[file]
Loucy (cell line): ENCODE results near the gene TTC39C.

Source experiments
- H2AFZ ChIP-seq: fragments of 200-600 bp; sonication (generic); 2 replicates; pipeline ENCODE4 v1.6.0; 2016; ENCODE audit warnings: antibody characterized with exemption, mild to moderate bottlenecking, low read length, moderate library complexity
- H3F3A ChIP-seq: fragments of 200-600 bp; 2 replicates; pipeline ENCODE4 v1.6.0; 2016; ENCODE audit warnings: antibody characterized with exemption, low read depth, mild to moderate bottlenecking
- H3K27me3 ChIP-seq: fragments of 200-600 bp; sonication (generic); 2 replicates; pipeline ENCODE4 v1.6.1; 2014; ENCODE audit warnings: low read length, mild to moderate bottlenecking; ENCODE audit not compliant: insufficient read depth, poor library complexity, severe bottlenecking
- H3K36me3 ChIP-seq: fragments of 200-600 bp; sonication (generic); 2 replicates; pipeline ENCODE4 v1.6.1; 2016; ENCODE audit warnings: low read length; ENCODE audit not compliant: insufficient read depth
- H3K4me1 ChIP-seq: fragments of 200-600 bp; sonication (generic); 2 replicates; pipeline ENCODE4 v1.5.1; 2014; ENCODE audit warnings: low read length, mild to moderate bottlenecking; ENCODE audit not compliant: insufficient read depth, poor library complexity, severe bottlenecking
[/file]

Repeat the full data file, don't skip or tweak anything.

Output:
Loucy (cell line): ENCODE results near the gene TTC39C.

Source experiments
- H2AFZ ChIP-seq: fragments of 200-600 bp; sonication (generic); 2 replicates; pipeline ENCODE4 v1.6.0; 2016; ENCODE audit warnings: antibody characterized with exemption, mild to moderate bottlenecking, low read length, moderate library complexity
- H3F3A ChIP-seq: fragments of 200-600 bp; 2 replicates; pipeline ENCODE4 v1.6.0; 2016; ENCODE audit warnings: antibody characterized with exemption, low read depth, mild to moderate bottlenecking
- H3K27me3 ChIP-seq: fragments of 200-600 bp; sonication (generic); 2 replicates; pipeline ENCODE4 v1.6.1; 2014; ENCODE audit warnings: low read length, mild to moderate bottlenecking; ENCODE audit not compliant: insufficient read depth, poor library complexity, severe bottlenecking
- H3K36me3 ChIP-seq: fragments of 200-600 bp; sonication (generic); 2 replicates; pipeline ENCODE4 v1.6.1; 2016; ENCODE audit warnings: low read length; ENCODE audit not compliant: insufficient read depth
- H3K4me1 ChIP-seq: fragments of 200-600 bp; sonication (generic); 2 replicates; pipeline ENCODE4 v1.5.1; 2014; ENCODE audit warnings: low read length, mild to moderate bottlenecking; ENCODE audit not compliant: insufficient read depth, poor library complexity, severe bottlenecking